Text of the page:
What is the anterior cruciate ligament?

ACL Reconstruction Melbourne – The Anterior Cruciate Ligament (ACL) is one of the major stabilising ligaments in the knee. It is a strong rope like structure located in the centre of the knee running from the femur (thigh bone) to the tibia (larger of the two bones between the knee and the ankle).

When the ACL ligament tears, it doesn’t heal and often leads to the feeling of instability in the knee.

Anterior Cruciate Ligament (ACL) reconstruction surgery is a commonly performed procedure and with recent advances in arthroscopic surgery can now be performed with minimal incisions and low complication rates.

Definition from MedicinePlus.

What is the function of the Anterior Cruciate Ligament?

The ACL is the major stabilising ligaments in the knee. It prevents the tibia (Shin bone) moving abnormally on the femur (thigh bone). When abnormal movement in this area occurs it is referred to as instability and you will be aware of this abnormal movement.

Often other structures in the knee such as the meniscus, the articular cartilage (lining the joint) or other ligaments can also be damaged at the same time as a cruciate injury and these may need to be addressed as well at the time of surgery.

History of ACL injuries

Most ACL injuries are sports related and involve:

  • A twisting injury to the knee
  • A sudden change of direction or direct blow/impact such as a tackle or landing awkwardly
  • A popping sound when the ligament ruptures or brakes
  • Swelling usually occurs very soon after
  • A feeling of the knee popping out of joint
  • Discontinuing playing sport with the initial injury
  • Main symptom of instability or giving away of the knee. This usually occurs with running activities but can occur on simple walking or other activities of daily living.

Diagnosing ACL injuries

Diagnosing an ACL injury can often be made on the history of the injury alone. An examination reveals instability of the knee, if adequately relaxed or not too painful.

A Magnetic Resonance Imaging (MRI) scan can be helpful if there is doubt as well as to look for damage to other structures within the knee.

At times the final diagnoses can only be made under anaesthetic or with an Arthroscopy.

Treatment of ACL injuries

Initial treatment of ACL injuries includes:

  • Rest – Cease movement and weight baring activity on the limb
  • Ice – Apply ice packs to the affected knee (See article on how to ice an injury properly)
  • Compression – Bandage
  • Elevation – Keep knee above the level of the heart

Long term treatment for ACL injuries

Not everyone needs surgery. Some people can compensate for the injured ligament with strengthening exercises or a brace. It is strongly advised to give up sports involving twisting activities, if you have an ACL injury.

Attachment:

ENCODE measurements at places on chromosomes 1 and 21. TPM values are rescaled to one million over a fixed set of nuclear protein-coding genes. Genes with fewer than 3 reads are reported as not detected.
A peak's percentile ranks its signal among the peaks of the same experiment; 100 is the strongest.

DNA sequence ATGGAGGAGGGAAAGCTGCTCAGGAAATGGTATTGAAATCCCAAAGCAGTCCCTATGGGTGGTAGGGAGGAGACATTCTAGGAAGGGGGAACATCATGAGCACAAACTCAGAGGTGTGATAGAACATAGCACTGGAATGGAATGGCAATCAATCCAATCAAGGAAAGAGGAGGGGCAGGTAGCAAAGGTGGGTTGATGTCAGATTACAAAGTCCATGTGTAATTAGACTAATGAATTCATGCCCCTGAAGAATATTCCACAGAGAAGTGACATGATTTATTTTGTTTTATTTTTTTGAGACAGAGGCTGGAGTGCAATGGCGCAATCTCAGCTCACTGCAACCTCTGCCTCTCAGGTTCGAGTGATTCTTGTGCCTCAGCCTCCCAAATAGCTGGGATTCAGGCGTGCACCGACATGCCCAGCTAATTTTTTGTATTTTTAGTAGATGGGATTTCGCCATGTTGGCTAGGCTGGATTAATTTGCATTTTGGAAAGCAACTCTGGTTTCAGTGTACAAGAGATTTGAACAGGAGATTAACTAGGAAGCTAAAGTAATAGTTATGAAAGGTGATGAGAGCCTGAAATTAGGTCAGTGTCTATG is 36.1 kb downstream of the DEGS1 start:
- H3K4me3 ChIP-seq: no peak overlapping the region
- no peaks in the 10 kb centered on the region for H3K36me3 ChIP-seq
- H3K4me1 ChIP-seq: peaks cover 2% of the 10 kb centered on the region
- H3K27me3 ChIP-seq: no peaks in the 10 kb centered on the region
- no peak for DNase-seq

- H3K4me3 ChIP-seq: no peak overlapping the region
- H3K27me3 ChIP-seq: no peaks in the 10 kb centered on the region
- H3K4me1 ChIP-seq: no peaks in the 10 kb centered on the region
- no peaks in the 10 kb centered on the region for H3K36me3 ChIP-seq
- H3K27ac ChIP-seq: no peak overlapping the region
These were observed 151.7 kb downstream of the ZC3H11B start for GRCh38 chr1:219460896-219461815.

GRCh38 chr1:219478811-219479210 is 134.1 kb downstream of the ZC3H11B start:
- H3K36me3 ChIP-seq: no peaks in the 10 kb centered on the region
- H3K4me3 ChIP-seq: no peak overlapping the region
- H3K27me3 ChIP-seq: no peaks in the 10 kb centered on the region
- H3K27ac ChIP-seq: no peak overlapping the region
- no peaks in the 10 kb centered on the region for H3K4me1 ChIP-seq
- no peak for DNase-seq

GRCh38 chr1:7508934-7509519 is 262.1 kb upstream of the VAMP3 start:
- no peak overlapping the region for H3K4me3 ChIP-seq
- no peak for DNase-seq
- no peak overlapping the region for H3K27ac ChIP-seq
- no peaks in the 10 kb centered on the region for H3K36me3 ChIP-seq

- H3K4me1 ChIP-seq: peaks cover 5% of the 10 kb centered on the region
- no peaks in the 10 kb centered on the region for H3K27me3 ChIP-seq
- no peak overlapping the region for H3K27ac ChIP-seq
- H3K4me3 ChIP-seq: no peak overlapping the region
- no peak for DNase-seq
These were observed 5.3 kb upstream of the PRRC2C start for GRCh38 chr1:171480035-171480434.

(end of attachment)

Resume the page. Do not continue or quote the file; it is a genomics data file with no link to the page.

Episodes of instability can cause further damage to important structures within the knee that may result in early arthritis.

Do you need ACL surgery?

You may wish to consider surgery if you:

  • Are a young patient wishing to maintain an active lifestyle
  • Participate in sports that involve twisting activities e.g., Soccer, netball and football etc
  • Have a serious determent to your daily living activities or job prospects.

It is advisable to have physiotherapy prior to surgery to regain motion and strengthen the muscles in your knee as much as possible.

ACL Reconstruction Melbourne

ACL Reconstruction Melbourne – Surgical techniques have improved significantly over the last decade, complications are reduced and recovery much quicker than in the past.

ACL surgery is performed arthroscopically meaning the surgery is performed with minimal trauma to the knee where possible. The ruptured ligament is removed and then tunnels (holes) in the bone are drilled to accept the new graft ACL. This graft replaces your old ACL and is either taken from the hamstring tendon or the patella tendon. There are advantages and disadvantages of each with the final decision based on surgeons preference.

The graft is prepared to take the form of a new tendon and passed through the drill holes in the bone. The new tendon is then fixed into the bone with various devices to hold it into place while the ligament heals into the bone. This usually takes approximately 6 months.

Any other damage to the can be seen during this process and dealt with as needed such as meniscal tears. The incisions are then closed often with a drain and a dressing applied.

Post ACL reconstruction surgery

Surgery is usually performed as a day only procedure or an overnight stay.

The following usually occurs after the operation:

  • You will have pain medication by tablet or in a drip (Intravenous).
  • Any drains will be removed from the knee.
  • A splint is sometimes used for comfort.
  • You will be seen by a physiotherapist who will teach you to use crutches and show you some simple exercises to do at home.
  • Leave any waterproof dressings on your knee until your post-op review.
  • You can put all your weight on your leg.
  • Avoid anti-inflammatories or aspirin for 10 days.
  • Put ice on the knee for 20 minutes at a time, as frequently as possible.
  • Post-op review will usually be at 7-10 days.
  • Physiotherapy can begin after a few days or can be arranged at your first post-operation visit.